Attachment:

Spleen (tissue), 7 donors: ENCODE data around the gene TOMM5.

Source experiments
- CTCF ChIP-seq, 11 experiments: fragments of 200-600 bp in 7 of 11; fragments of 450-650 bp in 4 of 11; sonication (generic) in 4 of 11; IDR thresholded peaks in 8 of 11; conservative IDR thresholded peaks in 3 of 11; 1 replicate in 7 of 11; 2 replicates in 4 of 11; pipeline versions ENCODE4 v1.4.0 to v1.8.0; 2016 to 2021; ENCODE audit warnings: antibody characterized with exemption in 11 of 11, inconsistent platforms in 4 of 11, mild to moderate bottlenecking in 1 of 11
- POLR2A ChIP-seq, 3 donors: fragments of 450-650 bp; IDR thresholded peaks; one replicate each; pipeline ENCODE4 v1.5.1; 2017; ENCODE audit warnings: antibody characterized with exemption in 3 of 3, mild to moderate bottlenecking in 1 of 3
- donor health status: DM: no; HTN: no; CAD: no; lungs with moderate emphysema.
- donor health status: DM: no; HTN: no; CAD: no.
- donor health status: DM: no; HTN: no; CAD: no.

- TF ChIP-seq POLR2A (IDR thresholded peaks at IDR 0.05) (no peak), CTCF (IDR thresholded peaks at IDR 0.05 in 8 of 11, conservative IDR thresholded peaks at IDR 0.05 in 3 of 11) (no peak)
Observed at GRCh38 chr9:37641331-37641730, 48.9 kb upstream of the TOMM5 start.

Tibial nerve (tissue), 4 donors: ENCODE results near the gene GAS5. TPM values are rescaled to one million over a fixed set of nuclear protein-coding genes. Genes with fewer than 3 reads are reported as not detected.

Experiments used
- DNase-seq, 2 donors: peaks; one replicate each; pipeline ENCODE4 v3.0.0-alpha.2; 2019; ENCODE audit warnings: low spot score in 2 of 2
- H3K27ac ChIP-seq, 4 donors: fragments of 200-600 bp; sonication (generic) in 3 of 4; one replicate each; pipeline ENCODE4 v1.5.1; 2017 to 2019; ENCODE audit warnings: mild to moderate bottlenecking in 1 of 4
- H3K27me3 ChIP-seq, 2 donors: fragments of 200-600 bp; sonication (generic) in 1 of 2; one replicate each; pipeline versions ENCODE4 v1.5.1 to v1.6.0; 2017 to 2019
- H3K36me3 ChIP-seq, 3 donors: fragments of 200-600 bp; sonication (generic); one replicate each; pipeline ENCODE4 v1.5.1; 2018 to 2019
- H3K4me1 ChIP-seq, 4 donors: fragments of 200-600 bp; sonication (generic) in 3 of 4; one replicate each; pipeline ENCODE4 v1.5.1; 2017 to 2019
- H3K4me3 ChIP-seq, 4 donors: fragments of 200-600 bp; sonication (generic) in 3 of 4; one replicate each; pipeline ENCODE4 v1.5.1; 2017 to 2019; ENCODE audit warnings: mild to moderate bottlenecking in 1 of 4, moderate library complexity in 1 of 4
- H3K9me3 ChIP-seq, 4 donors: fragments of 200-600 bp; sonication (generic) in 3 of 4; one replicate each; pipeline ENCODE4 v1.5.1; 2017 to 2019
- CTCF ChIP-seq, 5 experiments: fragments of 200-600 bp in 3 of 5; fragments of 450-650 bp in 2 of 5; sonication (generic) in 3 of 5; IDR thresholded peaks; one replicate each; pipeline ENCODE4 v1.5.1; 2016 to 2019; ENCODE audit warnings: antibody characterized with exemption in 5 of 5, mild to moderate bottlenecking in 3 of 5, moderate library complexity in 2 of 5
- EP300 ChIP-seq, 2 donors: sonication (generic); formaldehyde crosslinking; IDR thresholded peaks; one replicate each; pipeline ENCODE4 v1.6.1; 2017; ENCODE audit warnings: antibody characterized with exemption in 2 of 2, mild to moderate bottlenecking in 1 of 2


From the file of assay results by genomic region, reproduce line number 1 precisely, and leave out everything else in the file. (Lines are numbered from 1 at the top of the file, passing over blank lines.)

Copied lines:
Spleen (tissue), 7 donors: ENCODE data around the gene TOMM5.